Welcome to my review of Photoshop Touch 1.2 for Android. I’ll be using my Transformer Prime to take you through some of the main features of Adobe’s mobile offering of its desktop image manipulation monster. Adobe says on the Play Store:
Transform images with core Photoshop features in an app designed for tablets. Combine images, apply professional effects, share results with friends and family through sites like Facebook, and more – all from the convenience of your tablet.
I like how the interface is a more simplified version of the full blown software, which is exactly what Principal Product Manager John Nack had in mind when he helped develop it. He says on the Adobe Photoshop Touch page he wants to bring Adobe imaging magic to a whole new audience and make creative editing and compositing easier and more delightful. Well sir, you’ve certainly done that. Some might even say he’s made it a little too simple.
The system requirements are at least an 8.9 inch display running at 1280 x 800 on Android 3.1 or later. It does have, at least for now, a maximum image resolution of 2048 x 2048. It runs nice and smooth on the Transformer Prime, and it’s actually really good about not killing your battery. That’s assuming you don’t have the brightness on your tablet turned all the way up. There is also an iOS version for iPad 2 or later running iOS 5.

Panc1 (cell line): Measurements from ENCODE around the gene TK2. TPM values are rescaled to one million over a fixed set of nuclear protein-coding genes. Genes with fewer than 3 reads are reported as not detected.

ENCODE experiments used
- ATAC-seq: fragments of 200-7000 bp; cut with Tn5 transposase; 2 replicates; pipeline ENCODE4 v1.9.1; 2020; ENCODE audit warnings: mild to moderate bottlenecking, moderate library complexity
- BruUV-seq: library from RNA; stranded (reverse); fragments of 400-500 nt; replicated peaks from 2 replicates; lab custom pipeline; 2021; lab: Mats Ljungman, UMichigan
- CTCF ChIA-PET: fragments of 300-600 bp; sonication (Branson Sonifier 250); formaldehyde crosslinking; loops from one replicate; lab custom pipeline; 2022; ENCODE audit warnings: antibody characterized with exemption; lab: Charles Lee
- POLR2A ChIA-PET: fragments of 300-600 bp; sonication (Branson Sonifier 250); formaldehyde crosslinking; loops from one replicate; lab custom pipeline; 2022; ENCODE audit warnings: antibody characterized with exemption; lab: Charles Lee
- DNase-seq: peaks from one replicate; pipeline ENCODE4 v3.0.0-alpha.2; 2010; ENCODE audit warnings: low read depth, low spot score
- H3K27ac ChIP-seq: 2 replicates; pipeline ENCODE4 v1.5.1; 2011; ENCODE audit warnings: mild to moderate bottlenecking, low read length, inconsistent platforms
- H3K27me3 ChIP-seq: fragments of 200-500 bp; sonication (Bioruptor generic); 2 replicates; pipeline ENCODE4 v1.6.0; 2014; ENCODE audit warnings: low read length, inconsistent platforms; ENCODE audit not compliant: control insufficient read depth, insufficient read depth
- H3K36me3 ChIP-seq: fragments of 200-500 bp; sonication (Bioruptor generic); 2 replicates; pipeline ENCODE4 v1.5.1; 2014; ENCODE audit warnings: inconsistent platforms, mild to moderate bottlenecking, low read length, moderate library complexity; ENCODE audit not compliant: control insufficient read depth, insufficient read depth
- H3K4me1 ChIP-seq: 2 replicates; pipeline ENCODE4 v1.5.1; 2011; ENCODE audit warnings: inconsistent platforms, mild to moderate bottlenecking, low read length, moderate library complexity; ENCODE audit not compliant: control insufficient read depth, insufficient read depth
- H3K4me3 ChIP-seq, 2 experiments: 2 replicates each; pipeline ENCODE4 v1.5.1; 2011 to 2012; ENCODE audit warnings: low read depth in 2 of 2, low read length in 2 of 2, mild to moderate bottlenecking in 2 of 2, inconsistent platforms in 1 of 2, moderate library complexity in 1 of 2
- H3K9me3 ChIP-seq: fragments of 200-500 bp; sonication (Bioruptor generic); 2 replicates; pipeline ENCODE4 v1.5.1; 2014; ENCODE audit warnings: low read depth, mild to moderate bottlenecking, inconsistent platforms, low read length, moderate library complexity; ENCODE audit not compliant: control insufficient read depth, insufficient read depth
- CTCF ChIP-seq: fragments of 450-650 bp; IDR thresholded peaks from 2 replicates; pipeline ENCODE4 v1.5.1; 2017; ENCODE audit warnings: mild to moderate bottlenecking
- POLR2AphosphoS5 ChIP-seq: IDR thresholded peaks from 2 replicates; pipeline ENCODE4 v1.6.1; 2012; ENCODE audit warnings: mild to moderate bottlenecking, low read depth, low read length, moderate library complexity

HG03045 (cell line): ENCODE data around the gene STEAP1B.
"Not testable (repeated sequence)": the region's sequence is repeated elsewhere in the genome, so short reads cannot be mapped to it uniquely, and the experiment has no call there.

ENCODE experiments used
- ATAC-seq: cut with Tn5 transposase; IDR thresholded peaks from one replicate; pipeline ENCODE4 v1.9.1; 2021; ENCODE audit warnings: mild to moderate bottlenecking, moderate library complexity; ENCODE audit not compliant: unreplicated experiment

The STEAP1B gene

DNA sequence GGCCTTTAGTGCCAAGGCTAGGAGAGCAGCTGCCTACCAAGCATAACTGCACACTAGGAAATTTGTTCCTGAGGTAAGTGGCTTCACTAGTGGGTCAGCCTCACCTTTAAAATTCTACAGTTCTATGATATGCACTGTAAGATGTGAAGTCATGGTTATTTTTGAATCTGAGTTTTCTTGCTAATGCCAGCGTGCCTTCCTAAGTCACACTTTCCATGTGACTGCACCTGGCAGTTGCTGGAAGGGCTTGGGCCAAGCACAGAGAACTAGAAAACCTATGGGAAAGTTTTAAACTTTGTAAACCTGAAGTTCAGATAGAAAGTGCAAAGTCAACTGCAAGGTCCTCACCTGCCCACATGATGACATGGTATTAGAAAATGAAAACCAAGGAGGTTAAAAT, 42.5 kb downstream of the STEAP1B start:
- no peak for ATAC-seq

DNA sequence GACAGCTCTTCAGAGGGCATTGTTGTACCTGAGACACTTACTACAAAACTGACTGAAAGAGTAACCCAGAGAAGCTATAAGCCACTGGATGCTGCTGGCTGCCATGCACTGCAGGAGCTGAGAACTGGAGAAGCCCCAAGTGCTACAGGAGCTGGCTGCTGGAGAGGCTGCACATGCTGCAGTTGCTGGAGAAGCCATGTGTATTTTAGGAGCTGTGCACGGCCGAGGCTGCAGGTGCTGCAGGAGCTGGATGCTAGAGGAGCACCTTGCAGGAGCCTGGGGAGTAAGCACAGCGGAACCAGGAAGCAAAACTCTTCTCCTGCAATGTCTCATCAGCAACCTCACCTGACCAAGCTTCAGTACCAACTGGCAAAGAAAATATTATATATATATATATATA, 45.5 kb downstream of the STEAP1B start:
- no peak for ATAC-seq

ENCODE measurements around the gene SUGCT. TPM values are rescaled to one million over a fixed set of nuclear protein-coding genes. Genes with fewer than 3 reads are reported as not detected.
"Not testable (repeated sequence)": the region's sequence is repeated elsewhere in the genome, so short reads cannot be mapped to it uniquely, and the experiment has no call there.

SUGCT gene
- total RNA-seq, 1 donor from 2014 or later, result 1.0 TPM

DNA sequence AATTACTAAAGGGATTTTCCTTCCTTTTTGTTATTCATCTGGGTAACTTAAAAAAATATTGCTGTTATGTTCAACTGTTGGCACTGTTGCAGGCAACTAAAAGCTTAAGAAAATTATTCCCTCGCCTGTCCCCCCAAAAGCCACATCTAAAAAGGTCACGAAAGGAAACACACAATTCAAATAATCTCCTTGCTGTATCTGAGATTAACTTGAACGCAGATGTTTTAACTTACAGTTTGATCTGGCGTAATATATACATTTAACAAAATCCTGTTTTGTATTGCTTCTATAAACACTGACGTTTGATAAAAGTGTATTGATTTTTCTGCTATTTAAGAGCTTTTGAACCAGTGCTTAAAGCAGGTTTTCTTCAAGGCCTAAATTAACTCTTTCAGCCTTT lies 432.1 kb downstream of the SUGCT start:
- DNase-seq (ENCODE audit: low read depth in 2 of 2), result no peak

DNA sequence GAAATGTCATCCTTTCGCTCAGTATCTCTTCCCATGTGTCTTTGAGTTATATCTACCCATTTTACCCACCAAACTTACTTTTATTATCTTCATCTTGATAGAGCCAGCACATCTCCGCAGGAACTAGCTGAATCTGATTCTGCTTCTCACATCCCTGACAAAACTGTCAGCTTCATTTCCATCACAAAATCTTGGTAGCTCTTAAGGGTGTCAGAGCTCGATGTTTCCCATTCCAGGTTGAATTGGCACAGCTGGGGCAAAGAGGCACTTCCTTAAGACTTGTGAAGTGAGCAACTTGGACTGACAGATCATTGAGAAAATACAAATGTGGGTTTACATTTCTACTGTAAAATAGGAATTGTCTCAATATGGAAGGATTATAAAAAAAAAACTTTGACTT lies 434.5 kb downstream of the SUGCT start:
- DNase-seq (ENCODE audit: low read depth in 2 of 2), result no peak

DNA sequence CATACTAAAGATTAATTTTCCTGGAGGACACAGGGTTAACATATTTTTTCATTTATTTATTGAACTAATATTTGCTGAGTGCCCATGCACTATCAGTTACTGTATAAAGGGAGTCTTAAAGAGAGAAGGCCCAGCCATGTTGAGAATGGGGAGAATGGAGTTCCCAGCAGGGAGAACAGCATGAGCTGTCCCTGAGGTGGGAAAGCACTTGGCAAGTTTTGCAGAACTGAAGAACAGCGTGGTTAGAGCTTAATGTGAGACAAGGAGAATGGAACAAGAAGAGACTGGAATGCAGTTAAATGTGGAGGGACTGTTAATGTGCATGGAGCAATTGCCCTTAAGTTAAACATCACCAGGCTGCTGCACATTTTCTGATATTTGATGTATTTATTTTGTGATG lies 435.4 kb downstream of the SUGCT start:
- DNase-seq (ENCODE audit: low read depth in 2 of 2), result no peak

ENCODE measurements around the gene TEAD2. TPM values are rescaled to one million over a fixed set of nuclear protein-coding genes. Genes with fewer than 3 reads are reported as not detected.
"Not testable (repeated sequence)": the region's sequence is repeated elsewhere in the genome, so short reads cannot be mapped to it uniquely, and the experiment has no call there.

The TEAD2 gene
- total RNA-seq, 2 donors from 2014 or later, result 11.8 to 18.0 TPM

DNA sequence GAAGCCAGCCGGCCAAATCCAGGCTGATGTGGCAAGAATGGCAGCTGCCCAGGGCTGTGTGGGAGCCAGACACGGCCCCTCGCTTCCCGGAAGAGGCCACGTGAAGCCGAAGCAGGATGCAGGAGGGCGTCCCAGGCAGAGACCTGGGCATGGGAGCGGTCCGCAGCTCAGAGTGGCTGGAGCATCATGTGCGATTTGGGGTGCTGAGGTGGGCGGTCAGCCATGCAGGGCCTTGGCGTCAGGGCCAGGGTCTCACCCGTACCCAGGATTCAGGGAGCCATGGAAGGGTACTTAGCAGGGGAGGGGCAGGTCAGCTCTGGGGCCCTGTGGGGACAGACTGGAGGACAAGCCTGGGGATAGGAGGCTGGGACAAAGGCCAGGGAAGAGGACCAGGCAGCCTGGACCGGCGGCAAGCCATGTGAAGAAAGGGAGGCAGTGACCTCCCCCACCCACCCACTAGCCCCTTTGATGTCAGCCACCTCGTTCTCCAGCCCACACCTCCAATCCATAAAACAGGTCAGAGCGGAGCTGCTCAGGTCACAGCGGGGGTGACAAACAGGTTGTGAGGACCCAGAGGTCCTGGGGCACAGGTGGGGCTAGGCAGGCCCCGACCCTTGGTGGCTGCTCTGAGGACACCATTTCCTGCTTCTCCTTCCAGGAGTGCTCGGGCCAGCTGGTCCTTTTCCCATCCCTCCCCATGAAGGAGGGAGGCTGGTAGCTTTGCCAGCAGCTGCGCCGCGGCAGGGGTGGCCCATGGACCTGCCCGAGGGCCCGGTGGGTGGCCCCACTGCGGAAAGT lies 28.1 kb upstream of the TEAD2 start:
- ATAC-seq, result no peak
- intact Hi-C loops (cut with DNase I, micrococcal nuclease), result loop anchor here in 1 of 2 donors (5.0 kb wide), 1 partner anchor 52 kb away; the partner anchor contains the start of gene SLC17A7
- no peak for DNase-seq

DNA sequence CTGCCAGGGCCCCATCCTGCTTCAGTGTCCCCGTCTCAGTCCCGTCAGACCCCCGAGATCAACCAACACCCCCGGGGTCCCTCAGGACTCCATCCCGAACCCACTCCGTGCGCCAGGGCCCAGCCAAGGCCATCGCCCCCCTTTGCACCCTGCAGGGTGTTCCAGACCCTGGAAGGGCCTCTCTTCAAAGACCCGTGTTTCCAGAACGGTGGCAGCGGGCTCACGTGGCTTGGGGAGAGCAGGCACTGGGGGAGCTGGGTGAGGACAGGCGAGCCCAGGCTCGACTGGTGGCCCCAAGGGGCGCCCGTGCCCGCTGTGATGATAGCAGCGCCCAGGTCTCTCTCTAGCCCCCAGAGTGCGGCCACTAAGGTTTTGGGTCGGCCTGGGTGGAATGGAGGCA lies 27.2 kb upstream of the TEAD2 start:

Photoshop Touch integrates with Adobe Creative Cloud, and with a free membership that comes with 2 GB, it makes it quite easy to share and access your images from almost anywhere. You can even sync them to edit later on the desktop version of Photoshop. You know, in case you didn’t edit it enough on the tablet.
The photo I’ll be using to show you some of Photoshop Touch’s features is some cloud candy I took today. Living in Northwest Montana, we get a lot of great shots like this.
Once you have installed PS Touch from Google Play, take a new photo or go into your gallery and pick one.
Tap the three dot menu and hit edit, then select PS Touch. This will open up that photo for editing.
Once it loads the work space, take a second to get acquainted with the icons and what they do. Starting on the left you have your main tool box, just like in normal Photoshop, except everything is more compact. At the top you have your Marquee Selection, Lasso Selection, Magic Wand, Paint Tool, Healing Brush, Eraser and Blur.
Each of these tools have their own options and settings once they are selected. Under that is your best friend in the whole Photoshop world, Undo, and its cousin, Redo. Under that is the arrow to make the tool box disappear.
Starting on the top menu, the back arrow asks if you would like to save your project.
Inside the Add Image area, you can choose from local photos, Creative Cloud, Camera, Google Images or your Facebook account. You also get taken here from the intro screen if you tap intro, then tap begin a project.
The pencil icon is your edit menu where you find cut, copy, paste, copy merged…etc.
To the right of that is the select all, deselect, select pixels and other selection options.